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After Supreme Court ruling, plan now for W-2 health care reporting


Now that the Supreme Court has upheld the Affordable Care Act (ACA) health care reform law, it’s time to make sure your organization is ready to comply. Among the most urgent items on your to-do list: Coordinating closely with the payroll department to ensure you’re ready to make sure employees’ tax documents reflect the value of their health benefits.

Reason: The ACA requires employers to report on W-2 statements the aggregate value of each employee’s health benefits. The reporting provision kicks in for 2012 W-2s, which you will distribute to employees early next year.

Note, however, that some employers will be exempt from the reporting requirement regardless of what the Supreme Court does. The IRS has issued what it calls transition relief, excusing certain employers and benefit plans from the requirement.

Who must report

If you filed at least 250 W-2s in 2011, you’ll be on the hook for reporting the aggregate cost of employees’ health benefits on their 2012 W-2s.

Who’s off the hook?

According to the IRS, here’s the list of excluded employers, plans and benefits. If the following describes your organization, you do not have to comply with the W-2 reporting requirement:
  • Employers that filed fewer than 250 W-2s in 2011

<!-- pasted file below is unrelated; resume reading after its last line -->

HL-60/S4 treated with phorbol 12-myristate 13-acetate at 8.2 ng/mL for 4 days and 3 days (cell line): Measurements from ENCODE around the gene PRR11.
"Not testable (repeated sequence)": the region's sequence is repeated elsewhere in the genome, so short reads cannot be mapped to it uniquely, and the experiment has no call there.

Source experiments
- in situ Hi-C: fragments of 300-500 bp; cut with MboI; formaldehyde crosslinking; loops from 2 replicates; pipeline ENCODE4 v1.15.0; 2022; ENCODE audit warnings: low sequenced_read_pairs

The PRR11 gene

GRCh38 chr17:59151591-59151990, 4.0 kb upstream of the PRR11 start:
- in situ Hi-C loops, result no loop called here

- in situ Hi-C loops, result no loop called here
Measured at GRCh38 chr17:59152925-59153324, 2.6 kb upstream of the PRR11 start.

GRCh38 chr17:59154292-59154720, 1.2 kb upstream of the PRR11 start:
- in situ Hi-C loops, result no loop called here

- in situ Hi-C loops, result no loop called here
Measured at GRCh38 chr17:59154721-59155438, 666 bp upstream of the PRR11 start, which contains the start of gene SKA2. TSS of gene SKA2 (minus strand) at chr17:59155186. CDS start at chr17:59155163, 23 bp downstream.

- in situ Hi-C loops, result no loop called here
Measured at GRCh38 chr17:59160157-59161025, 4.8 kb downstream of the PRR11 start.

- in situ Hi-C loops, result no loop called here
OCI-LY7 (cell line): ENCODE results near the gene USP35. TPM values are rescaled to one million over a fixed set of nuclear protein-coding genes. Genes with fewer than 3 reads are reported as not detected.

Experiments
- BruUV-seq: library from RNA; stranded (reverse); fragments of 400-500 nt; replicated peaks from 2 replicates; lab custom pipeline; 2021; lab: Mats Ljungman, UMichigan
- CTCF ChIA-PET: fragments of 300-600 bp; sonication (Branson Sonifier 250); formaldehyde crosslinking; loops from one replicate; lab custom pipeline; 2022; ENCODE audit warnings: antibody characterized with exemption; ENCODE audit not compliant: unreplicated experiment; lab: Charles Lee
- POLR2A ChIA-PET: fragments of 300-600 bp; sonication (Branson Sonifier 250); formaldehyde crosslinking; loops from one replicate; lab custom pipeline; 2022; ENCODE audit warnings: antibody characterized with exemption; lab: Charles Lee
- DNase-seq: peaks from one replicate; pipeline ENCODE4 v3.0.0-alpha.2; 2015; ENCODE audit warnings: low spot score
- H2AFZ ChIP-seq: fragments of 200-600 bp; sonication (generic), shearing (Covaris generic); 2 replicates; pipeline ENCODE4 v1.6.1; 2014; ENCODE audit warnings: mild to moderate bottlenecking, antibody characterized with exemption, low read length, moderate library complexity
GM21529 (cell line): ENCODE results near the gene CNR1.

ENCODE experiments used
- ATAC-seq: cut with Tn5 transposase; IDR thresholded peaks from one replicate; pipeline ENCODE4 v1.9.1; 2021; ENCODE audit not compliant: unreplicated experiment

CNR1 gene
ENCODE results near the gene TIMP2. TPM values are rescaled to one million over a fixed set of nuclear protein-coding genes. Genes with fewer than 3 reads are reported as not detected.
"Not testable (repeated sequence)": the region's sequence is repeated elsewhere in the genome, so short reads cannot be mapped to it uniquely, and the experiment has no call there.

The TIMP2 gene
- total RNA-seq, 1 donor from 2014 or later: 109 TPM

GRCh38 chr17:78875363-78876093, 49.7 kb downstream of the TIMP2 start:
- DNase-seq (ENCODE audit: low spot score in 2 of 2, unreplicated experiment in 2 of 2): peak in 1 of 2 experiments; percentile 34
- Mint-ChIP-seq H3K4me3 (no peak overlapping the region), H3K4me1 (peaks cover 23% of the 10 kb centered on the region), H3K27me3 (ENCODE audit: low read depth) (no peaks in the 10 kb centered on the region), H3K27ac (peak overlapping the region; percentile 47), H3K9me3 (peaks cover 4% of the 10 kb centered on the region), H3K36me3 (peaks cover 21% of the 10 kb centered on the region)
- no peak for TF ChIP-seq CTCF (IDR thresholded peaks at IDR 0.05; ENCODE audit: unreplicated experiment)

• Employers with a plan that is self-insured and not subject to COBRA, or is a multi-employer plan
  • Employers that aren’t required to provide W-2s (e.g., retirees receive health benefits but no other reportable compensation or taxes).
The following benefits do not have to be reported on W-2s:
  • Benefits provided under employee assistance programs, wellness programs or on-site medical clinics, if employers don’t charge premiums for COBRA coverage.
  • Dental and vision benefits that are offered under a separate policy or that employees can decline
  • Specific disease or hospital/fixed indemnity plans that employees pay for with after-tax dollars and that are offered as noncoordinated benefits
  • For discriminatory self-insured plans, the cost of the excess that’s included in highly compensated employees’ gross income
  • Reimbursements of health premiums that are taken into income by 2% S corporation shareholder-employees.
If you provide early W-2s to terminating employees, you do not have to report the value of those employees’ health benefits.

Advice: Consult your organization’s tax advisor to double-check what you must do to comply with the law.